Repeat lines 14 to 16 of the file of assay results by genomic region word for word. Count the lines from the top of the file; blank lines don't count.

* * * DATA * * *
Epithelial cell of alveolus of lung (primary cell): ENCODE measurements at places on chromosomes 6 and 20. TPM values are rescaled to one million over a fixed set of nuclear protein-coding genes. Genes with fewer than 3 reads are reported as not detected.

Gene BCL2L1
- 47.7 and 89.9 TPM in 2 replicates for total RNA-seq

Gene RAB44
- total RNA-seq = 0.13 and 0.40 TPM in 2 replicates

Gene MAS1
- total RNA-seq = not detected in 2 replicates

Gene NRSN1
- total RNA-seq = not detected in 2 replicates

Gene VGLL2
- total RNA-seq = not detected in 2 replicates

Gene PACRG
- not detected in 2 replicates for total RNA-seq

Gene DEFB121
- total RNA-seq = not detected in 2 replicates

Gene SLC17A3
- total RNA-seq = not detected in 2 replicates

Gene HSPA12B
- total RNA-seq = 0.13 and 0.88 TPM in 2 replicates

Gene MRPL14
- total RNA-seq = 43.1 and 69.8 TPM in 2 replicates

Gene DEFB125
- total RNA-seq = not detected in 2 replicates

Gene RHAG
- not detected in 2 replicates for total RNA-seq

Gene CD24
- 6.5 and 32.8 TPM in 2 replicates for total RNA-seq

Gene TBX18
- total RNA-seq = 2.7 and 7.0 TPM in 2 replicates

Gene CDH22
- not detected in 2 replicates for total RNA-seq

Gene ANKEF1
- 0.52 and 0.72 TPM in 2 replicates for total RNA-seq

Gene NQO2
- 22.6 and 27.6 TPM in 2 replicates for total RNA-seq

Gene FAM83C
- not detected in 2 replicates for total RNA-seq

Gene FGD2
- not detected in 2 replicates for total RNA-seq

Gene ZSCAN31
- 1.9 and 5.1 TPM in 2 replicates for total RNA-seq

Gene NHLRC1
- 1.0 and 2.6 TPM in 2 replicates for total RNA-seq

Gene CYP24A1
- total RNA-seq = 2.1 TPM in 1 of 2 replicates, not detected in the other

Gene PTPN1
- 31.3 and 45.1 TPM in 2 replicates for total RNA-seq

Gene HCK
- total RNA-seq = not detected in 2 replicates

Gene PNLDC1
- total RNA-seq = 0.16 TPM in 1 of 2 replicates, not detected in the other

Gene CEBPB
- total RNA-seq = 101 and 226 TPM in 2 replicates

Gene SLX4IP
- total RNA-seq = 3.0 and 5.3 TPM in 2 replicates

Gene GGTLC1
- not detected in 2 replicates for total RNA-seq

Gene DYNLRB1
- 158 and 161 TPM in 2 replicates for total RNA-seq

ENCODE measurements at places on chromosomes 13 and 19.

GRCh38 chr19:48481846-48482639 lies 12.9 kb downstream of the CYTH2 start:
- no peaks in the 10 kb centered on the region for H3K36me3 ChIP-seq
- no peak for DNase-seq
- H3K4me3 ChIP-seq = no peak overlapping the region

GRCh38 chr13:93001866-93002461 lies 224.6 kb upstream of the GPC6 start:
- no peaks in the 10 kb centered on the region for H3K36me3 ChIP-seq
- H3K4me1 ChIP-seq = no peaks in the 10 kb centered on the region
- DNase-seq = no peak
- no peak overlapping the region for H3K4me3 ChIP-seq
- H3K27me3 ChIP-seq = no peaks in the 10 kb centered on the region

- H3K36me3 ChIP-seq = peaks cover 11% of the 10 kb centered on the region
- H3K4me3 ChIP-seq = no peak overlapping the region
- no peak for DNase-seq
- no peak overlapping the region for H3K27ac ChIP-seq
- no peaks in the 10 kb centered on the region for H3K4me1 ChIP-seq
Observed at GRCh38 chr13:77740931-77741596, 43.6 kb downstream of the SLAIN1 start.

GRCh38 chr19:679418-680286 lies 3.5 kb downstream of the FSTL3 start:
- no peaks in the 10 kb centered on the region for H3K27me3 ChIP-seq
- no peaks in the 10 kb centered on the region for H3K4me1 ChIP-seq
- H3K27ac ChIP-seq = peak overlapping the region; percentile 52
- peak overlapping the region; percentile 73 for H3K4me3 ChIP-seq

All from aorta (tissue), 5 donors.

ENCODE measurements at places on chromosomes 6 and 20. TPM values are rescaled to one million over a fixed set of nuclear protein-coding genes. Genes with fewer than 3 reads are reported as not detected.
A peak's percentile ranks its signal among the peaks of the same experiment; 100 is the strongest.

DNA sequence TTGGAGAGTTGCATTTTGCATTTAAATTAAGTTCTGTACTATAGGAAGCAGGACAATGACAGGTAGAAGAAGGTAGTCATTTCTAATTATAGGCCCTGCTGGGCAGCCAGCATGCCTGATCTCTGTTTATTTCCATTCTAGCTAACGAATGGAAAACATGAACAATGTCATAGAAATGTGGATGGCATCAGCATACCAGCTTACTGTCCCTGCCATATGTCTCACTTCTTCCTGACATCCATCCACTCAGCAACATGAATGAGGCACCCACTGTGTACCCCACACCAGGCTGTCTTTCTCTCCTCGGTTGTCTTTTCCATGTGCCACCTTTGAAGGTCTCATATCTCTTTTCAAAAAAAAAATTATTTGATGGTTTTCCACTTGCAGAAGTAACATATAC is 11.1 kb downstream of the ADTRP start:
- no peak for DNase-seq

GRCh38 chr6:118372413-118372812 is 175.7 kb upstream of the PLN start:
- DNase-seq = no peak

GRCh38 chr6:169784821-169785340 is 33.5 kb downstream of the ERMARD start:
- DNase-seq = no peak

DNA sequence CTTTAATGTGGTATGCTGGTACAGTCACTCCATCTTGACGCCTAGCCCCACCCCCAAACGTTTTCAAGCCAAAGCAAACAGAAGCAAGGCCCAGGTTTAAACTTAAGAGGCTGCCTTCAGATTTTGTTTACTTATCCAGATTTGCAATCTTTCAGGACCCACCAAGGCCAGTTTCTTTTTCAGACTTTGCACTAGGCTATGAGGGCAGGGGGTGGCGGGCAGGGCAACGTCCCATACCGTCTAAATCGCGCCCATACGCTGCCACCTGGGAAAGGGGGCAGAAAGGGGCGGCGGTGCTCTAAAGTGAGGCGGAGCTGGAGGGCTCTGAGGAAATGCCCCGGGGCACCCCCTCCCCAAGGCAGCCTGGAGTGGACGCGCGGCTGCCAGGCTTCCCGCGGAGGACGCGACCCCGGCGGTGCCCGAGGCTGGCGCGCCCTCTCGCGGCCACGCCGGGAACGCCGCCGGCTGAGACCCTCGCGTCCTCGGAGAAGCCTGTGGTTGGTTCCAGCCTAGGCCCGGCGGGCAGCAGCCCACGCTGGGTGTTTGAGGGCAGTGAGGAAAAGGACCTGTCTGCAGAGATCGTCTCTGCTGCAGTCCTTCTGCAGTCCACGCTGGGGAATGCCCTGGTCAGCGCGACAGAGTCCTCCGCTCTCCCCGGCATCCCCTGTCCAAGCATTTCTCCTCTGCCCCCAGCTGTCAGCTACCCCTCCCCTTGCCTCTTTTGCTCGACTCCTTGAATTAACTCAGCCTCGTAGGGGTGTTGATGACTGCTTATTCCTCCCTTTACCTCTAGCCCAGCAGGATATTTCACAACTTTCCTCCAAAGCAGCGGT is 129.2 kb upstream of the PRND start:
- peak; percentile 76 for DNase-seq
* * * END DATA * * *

Gene DEFB121
- total RNA-seq = not detected in 2 replicates

Gene SLC17A3